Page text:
So, here is a cool add for the smaller system, parallel to Gotorama - i.e. Fidelity Research AS-1, my all copper Partridges's 300B mono blocks, Tandberg 9220 XD 4 tracks-3,75/9,5/19 cm/s reel-to-reel and Tandberg 10 XD 2 tracks-9,4/19/38 cm/s, reel-to-reel, Merdidian CD 500 transports Mk1 and Mk2 and 564 DAC and Tandberg Typ !1 speakers on Foundation Designer speaker-stands.

A small, humbly great, no-frills audio system.

Love it.

Sunday, October 1, 2017

Sunday's Disc - Rod Stewart - Every pictures tell a story (Mercury 1971)

I love finding and sharing superior quality - both musical and sonically - discs...

Brand-new or decades old, I don't care, as best music is timeless as it can be...

Today I gave a spin to a disc I didn't listened in eons: Rod Stewart's iconic 3rd album from the '70s on Mercury.

... and it is a truly great disc!

It's full of life and great musicianship... the musicians are top and Rod's young gravel voice is far from the later stardom-tinted over-productions and lesser waxes.

A lot of nice acoustic guitars, six and twelve strings, and slide guitars... bluesy, some songs, a Bob Dylan's cover... Danny Thompson on double bass as guest-artist in one track!

A nice °Amazing Grace" version for slide twelve strings guitar and... one of the MOST CONVINCING drums kit I ever listened to, period!

The '70s recording skills, ahem... art was truly remarkable and this old disc is a truly well kept secret and a demo quality disc with music to par!

Enjoy as I enjoyed, folks.

P.S. - it was also issued on Mobile Fidelity Super-discs... even better, if possible!


If I wish peace of mind for my discs, I listen to my Puritas in Archè headshell, if I want to go for smoothness, use my Decca SC4E in Bosoeoum headshell or my Signet MM;  for everyday listening my cherry-picked Lumiere DST will superbly do... but if I wish to taste the ineffable - i.e. something more, a one-of-a-kind musical experience I go with Neumann DST.

The above to explain that - you'd bet it? - you cannot always sip for dinner a Romanèe-Conti, a Sassicaia or a Petrus... 

You have to also enjoy lesser, yet pleasantly fresh and scented Cabernet or Sauvignon.

The cuvee are for anniversaries or special events... 

I keep my feet on the ground, humbly, you know... without forgetting the pleasures of life.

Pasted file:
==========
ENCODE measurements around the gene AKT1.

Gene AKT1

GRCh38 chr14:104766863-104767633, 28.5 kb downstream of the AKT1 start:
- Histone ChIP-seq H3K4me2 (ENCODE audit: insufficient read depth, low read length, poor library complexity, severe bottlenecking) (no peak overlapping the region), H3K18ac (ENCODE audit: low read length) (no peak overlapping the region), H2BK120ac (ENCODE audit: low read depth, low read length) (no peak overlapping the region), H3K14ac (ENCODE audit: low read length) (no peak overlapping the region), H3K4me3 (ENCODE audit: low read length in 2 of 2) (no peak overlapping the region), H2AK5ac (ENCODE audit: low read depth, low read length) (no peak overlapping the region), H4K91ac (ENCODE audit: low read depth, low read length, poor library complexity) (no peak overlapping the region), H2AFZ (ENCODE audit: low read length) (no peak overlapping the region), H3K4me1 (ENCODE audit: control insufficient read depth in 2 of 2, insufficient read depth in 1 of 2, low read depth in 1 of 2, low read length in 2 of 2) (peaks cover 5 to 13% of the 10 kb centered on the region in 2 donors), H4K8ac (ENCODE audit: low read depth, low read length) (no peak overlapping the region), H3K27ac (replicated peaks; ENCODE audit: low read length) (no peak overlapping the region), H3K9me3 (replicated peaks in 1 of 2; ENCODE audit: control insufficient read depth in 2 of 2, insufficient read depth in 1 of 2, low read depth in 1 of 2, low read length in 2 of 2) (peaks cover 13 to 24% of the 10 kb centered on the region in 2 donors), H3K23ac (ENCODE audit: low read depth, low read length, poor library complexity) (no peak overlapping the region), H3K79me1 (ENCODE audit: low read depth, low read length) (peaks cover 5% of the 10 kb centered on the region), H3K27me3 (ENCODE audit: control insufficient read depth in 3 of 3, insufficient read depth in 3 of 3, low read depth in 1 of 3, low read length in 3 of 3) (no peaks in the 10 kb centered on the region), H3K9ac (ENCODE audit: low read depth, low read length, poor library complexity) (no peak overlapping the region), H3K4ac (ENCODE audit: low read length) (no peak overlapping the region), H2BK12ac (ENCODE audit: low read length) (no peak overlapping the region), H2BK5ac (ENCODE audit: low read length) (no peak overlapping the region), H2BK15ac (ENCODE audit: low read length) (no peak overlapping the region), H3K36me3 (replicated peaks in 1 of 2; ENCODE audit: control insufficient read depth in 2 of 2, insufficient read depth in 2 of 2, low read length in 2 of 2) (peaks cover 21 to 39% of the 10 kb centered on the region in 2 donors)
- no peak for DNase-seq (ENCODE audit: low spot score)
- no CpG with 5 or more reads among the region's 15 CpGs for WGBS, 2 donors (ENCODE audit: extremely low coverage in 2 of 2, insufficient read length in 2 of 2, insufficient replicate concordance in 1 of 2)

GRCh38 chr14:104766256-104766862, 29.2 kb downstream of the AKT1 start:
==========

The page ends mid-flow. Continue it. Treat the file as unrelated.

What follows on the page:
Saturday, September 30, 2017

The Swan

She's about 55 years old and 100% N.O.S.... I got her a few years ago and only listened sparingly, almost fearful about her weight and vertical tracking force.

She didn't played a groove in years 'til the recent cleaning and check up... papers say it's "only" good up to 15khz, but you'd say the same about a Neumann U47, blaming about its frequency curve, dips and peaks? 

The Swan simply "is" the Holy Grail! 

She sounds so zest, shiny, so rich in texture and music nuances portrayal and soooo quick and authoritative... 

Who cares about using 6,5 grams VTF? 

As Jonathan Halpern - also a passionate and avid DST-design scholar and collector (both Neumann and Lumiere's) - wisely commented on FB after someone guessed about excessive VTF: 

"Remember that its a 15u tip and conical so the pressure is spread. If Neumann thought it was correct, I feel pretty good about it. Neumann was the master of LP cutting and playback with the DST and WV2a, not to mention the lathes and GV2a reverse RIAA preamps. The only experiments I'm aware of were done by RCA with 6g of tracking on a mono LP. They found no appreciable wear after 2000 plays, I believe."

Furthermore, I feel confortable to add the high quality diamond tip was extremely expensive at the time - i.e. USD 9 each (1958 US Dollars...) vs. average USD 1 each of best contenders.


I could listen to a record played with The Peak and the DST and then sell my system, as I - simply, plainly said - got The Ultimate Knowledge, found The Source of Sparkling Musical Bliss. 

I'll be able to recall this intense pleasure for a long time simply thinking to the shivers of joy I today experienced with the Swan! 

I got Satori... and shamelessly howled like a lone, old wolf to the Moon.

Listened to William Welch, Piers Faccini, Ravi Shankar, Skip James and Bill Frisell in a row... every disc was playing like brand new, lots of hidden sounds blossoming here and there, percussions decay, acoustic guitars resonances and harmonics, room and studio noises, female and male vocals a specialty... a palette of new vivid colors.